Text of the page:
You definitely cannot please everyone at all.

    I just love the culture of Melbourne.

    I don’t eat sugar. I eat fruit.

    I have a strong dance background. I danced from age five until 18, and that helps a lot. Doing a fight routine is like doing a dance routine.

    I love watching a good, freaky horror movie. I love it. It’s one of my favorite things to do, to go and see at the cinema. Just to tune out and be freaked out.

    I loved school, I loved putting on my uniform and doing homework every day. I was one of those good students that the teachers liked. I guess that’s got to be a pretty nerdy, geeky part of me.

    I’ve been very physical my whole life. I went out hiking and camping for days in the Australian forest, and when I trained at drama school for three years, we did a whole lot on stage-fighting techniques. And I was a dancer from 5 to 18, so I have a memory for choreography.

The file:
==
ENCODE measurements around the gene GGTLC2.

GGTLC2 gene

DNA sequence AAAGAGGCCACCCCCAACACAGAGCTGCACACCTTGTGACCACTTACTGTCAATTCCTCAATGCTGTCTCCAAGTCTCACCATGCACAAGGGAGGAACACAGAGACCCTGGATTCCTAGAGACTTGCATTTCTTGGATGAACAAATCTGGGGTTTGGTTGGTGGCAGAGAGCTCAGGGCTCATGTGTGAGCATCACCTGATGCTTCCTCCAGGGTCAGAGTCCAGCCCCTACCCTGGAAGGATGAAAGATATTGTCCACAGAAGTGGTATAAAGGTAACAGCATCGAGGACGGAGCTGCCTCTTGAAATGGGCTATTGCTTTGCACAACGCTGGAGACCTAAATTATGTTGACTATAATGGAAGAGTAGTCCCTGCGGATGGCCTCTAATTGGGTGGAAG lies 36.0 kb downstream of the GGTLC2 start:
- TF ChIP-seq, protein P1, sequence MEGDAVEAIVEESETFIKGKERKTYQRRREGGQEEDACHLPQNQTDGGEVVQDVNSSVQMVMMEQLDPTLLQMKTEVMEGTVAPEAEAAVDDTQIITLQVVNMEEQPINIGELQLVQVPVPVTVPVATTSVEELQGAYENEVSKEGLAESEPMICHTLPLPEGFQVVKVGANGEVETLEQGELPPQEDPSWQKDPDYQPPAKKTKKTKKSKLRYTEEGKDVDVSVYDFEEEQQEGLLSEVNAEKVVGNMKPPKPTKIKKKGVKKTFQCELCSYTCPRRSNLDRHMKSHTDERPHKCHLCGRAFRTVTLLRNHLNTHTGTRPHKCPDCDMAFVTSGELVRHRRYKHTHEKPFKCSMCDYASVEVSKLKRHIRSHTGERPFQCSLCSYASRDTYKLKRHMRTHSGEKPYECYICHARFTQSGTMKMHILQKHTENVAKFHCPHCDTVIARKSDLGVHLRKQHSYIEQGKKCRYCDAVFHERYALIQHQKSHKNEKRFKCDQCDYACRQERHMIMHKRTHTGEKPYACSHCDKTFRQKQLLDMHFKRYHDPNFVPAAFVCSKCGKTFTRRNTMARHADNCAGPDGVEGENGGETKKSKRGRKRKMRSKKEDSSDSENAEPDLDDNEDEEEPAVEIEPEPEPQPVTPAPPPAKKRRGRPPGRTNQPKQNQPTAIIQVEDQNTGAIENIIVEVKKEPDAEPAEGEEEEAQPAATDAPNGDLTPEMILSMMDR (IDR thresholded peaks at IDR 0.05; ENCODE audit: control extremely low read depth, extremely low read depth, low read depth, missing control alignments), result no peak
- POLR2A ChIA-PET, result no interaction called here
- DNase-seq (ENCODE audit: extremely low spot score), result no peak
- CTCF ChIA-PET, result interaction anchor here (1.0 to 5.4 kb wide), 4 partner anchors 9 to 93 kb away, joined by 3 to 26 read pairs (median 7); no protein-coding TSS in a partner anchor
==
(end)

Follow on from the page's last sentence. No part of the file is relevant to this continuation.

I’m pretty gross. When I talk I can be gross and crude.

    Sarah is very strong. She’s really intelligent and she’s very physically capable. I like to put that into my own life as well.

    I know that one of the distinguishing things was I looked like I could hold a gun, even though I’d never held one before and I’m physically able to do the martial arts and all that stuff.

    I was a tomboy and didn’t pay too much attention to my clothes.

    I guess I am a bit of a traditionalist.

    I’m scared of karaoke. I think if I did have a go to karaoke song, it would be ‘Whatta Man’ by Salt-n-Pepa.

    I don’t know if this classifies as a video game, but I have a terrible obsession with Angry Birds.